Scale, Structure, and Semantics
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Scale, Structure, and Semantics

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Keynote at 2012 Semantic Technology and Business Conference ...

Keynote at 2012 Semantic Technology and Business Conference

Scale, Structure, and Semantics
Daniel Tunkelang, LinkedIn

Science fiction has a mixed track record when it comes to anticipating technological innovations. While Jules Verne fared well with with his predictions of submarine and space technology, artificial intelligence hasn't produced anything like Arthur C. Clarke's HAL 9000.

Instead, we've managed to elicit intelligence from machines through unexpected means. Search engines have achieved remarkable success in organizing the world's information by crawling the web, indexing documents, and exploiting link structure to establish authoritativeness. At LinkedIn, we apply large-scale analytics to terabytes of semistructured data to deliver products and insights that serve our 150M+ members. Semantics emerge when we apply the right analytical techniques to a sufficient quality and quantity of data.

In this talk, I will describe how LinkedIn's huge and rich graph of relationship data that powers the products our users love. I believe that the lessons we have learned apply broadly to other semantic applications. While quantity and quality of data are the key challenges to delivering a semantically rich experience, the key is to create the right ecosystem that incents people to give you good data, which then forms the basis for great data products.

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  • Two icons of artificial intelligence from science fiction: the HAL 9000 computer from 2001: A Space Odyssey and the android Data from Star Trek: The Next Generation. Both exceed human beings in their ability to assimilate knowledge and to reason using that knowledge. Both interact with human beings in natural language.Despite all of our technological advances, the closest we have come to this vision is talking to Siri. An improvement on the 1960s ELIZA program for sure, but still a baby step.
  • In 1945, Vannevar Bush put forth his vision of amemex (a portmanteau of "memory" and "index”) as a device in which individuals would compress and store all of their books, records, and communications, "mechanized so that it may be consulted with exceeding speed and flexibility". The memex would provide an "enlarged intimate supplement to one's memory”. The concept of the memex influenced the development of hypertext systems,eventually leading to the creation of the World Wide Web and personal knowledge base software.
  • A pure embodiment of AI vision: Cyc was started in 1984 as an artificial intelligence project that attempts to assemble a comprehensive ontology and knowledge base of everyday common sense knowledge, with the goal of enabling AI applications to perform human-like reasoning.Typical pieces of knowledge represented in the database are "Every tree is a plant" and "Plants die eventually". When asked whether trees die, the inference engine can draw the obvious conclusion and answer the question correctly. The knowledge base contains over one million human-defined assertions, rules or common sense ideas. These are formulated in a language based on predicate calculus.
  • Freebase is a large collaborative knowledge base consisting of metadata composed mainly by its community members. It is an online collection of structured data harvested from many sources, including individual 'wiki' contributions. Freebase aims to create a global resource which allows people (and machines) to access common information more effectively.Freebase is a wonderful resource, and search engines are starting to use it as a structured data resource. But using Freebase for structured queries is a lot trickier than using Google for free-text queries, largely because Freebase is incomplete in unpredictable ways. In particular, Freebase has difficulties with Null, nothing, unknown or N/A values. For example, in the results for "fires of unknown cause", there is no way to tell whether the cause of the fire is really unknown or the data is missing.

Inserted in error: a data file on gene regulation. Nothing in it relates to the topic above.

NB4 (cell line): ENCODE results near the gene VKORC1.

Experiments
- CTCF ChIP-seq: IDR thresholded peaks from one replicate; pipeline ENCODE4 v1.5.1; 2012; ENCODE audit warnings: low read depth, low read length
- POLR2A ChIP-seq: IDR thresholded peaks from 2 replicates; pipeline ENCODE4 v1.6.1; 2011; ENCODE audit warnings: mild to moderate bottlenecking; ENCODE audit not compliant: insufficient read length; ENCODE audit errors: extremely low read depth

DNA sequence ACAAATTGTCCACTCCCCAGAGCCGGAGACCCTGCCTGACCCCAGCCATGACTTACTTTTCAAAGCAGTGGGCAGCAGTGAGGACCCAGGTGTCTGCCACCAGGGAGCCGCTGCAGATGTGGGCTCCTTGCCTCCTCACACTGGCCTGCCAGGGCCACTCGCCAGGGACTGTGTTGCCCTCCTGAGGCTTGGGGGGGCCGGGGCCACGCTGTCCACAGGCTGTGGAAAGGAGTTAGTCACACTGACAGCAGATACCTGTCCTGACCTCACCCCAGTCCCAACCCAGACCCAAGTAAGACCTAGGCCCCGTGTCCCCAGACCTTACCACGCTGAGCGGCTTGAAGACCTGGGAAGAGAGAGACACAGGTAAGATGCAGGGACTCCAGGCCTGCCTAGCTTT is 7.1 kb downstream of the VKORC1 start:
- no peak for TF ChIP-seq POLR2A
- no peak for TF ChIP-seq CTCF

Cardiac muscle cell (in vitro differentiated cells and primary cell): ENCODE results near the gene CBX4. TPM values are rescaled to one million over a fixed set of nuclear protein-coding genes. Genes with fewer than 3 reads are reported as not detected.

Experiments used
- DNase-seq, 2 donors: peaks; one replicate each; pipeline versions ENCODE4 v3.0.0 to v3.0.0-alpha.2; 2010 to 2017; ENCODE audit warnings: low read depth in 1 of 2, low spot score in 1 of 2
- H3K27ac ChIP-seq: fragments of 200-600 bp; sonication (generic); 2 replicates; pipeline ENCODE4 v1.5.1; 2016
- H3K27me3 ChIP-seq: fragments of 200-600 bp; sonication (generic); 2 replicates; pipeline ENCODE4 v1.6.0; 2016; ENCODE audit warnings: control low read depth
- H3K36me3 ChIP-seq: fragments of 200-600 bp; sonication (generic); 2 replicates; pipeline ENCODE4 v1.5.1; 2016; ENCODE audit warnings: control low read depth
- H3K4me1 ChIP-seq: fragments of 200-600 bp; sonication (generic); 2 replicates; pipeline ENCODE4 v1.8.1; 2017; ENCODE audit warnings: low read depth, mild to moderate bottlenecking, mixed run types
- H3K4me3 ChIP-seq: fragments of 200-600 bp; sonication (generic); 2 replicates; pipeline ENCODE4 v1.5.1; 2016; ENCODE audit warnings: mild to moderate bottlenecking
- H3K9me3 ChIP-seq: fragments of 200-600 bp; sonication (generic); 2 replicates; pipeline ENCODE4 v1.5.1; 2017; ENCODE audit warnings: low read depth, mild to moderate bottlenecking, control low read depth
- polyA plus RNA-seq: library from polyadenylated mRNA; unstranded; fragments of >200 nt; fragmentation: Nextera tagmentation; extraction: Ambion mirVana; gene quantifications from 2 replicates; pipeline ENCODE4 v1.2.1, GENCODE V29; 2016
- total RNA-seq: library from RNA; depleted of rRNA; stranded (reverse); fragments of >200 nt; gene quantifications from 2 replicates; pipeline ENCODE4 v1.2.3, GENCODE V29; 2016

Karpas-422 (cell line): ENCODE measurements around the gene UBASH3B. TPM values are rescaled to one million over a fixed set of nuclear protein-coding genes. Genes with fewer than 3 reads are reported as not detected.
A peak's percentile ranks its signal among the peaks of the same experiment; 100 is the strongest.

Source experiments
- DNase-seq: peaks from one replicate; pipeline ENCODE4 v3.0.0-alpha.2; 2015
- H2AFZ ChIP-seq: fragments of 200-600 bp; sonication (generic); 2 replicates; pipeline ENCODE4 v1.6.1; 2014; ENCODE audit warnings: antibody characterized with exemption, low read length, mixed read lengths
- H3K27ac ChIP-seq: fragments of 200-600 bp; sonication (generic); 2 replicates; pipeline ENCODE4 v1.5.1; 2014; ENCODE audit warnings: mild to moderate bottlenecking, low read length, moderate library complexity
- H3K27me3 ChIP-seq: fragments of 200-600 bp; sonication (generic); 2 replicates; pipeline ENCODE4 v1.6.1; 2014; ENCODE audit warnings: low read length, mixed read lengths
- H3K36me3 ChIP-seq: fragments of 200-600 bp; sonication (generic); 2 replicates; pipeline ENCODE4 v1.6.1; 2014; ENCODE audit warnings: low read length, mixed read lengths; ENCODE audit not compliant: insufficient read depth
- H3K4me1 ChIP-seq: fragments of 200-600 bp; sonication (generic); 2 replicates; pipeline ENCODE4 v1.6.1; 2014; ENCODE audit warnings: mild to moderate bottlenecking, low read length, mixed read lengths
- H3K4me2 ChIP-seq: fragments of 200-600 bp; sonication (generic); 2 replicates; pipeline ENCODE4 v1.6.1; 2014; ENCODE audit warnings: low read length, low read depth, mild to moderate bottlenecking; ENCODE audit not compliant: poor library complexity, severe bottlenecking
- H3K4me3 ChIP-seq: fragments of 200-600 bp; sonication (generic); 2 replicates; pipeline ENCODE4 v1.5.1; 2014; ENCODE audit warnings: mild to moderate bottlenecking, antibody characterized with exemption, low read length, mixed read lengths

• Wolfram Alpha is an answer engine developed by Wolfram Research. It is an online service that answers factual queries directly by computing the answer from structured data.Wolfram Alpha is impressive. It’s no wonder that Wolfram Alpha serves as the back end for many Siri queries.Unfortunately, its natural-language interface is brittle. As we can see from these two queries, it can roughly report the number of software engineers in the San Francisco Bay Area, but not the number of software companies. Nobody is perfect. But what is disconcerting is that the system does nothing to suggest that the latter answer is less reliable than the former. Does the system know how to answer the second question? There is no way for the user to be sure, other than perhaps by trial and error eventually leading to resolution or frustrated resignation. This is a communication problem.
  • Deep Blue was a chess-playing computer developed by IBM. In 1997, the machine defeated world champion Garry Kasparov in a match.What was its secret sauce? Could it think? Did it learn to play chess and represent that wisdom in a knowledge base? Not really – to borrow a line from Toy Story, it won by using brute force with style. It was a massively parallel system (by 1997 standards) made with special-purpose chips.
  • A decade later, IBM did it again. IBM researchers decided to build a system to beat humans at a more modern game than chess – namely the Jeopardy! television quiz show featuring trivia in history, pop culture, sports,, etc. Moreover, many Jeopardy questions (or “answers”, since the gimmick of the game is that the question-answer process is inverted) involve word play, which would seem particularly challenging for a machine.Like Deep Blue, Watson is all about computation. Its knowledge base is mined from 200 million pages of structured and unstructured content consuming four terabytes of disk storage, including the full text of Wikipedia. It uses a server cluster with 720 cores and relies on parallel processing to parse questions and search its knowledge base for candidate responses.In February 2011, Watson defeated former Jeopardy! champions Ken Jennings and Brad Rutter in a televised match.